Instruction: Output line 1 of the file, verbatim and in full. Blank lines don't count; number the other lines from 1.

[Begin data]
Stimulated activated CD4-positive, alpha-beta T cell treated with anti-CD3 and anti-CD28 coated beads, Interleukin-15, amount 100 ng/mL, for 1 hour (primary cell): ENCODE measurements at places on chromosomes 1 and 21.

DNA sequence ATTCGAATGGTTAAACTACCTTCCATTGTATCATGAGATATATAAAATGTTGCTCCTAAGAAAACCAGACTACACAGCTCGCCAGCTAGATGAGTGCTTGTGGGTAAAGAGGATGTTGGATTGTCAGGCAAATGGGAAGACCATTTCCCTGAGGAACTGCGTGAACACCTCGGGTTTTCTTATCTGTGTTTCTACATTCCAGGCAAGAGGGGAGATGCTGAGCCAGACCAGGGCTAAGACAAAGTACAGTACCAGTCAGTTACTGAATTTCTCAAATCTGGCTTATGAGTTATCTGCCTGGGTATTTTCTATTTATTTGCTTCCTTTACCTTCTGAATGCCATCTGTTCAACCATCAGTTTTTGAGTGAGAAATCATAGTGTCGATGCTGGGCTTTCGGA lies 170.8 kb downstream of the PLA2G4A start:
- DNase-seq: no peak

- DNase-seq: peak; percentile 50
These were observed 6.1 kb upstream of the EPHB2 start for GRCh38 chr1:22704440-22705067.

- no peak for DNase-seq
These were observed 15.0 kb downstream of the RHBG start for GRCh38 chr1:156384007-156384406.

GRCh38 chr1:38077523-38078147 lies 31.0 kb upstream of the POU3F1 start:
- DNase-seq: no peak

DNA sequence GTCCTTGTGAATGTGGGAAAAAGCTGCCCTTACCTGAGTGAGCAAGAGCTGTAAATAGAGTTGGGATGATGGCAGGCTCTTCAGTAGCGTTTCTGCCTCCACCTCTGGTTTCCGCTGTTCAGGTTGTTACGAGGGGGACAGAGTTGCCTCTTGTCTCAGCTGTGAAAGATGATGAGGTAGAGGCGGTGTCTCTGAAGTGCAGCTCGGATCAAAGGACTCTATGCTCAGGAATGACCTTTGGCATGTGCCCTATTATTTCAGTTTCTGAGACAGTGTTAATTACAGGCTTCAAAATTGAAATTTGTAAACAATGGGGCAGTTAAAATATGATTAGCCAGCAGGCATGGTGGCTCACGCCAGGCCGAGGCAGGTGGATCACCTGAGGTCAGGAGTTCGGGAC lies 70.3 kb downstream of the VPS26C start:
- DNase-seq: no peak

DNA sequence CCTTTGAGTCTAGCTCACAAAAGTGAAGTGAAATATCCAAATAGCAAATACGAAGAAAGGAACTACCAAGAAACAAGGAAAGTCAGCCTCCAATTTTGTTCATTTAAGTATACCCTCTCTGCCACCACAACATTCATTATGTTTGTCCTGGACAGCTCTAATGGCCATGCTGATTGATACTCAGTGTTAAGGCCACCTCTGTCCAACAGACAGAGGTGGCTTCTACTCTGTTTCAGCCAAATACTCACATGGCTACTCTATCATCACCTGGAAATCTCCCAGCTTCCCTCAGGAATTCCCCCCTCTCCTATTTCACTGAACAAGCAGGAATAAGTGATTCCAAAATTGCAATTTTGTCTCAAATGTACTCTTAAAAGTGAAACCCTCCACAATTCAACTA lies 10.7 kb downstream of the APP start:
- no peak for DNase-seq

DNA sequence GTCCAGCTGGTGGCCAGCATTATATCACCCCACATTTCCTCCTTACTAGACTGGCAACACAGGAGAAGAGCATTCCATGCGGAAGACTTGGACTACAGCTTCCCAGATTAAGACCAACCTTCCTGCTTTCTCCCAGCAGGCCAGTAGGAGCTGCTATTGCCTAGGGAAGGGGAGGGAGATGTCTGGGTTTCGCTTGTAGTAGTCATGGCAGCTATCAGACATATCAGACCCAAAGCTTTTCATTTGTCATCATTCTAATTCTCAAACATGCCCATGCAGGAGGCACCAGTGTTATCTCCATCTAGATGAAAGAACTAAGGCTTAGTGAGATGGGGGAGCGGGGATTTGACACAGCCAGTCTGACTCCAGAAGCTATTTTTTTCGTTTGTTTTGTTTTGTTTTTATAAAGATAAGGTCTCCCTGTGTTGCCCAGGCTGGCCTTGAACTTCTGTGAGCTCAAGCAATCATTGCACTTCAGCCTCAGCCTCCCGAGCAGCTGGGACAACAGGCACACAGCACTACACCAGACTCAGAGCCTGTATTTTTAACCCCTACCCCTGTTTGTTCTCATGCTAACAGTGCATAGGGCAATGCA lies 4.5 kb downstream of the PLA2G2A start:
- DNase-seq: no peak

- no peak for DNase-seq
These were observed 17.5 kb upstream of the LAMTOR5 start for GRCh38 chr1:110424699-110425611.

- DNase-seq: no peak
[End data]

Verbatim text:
Stimulated activated CD4-positive, alpha-beta T cell treated with anti-CD3 and anti-CD28 coated beads, Interleukin-15, amount 100 ng/mL, for 1 hour (primary cell): ENCODE measurements at places on chromosomes 1 and 21.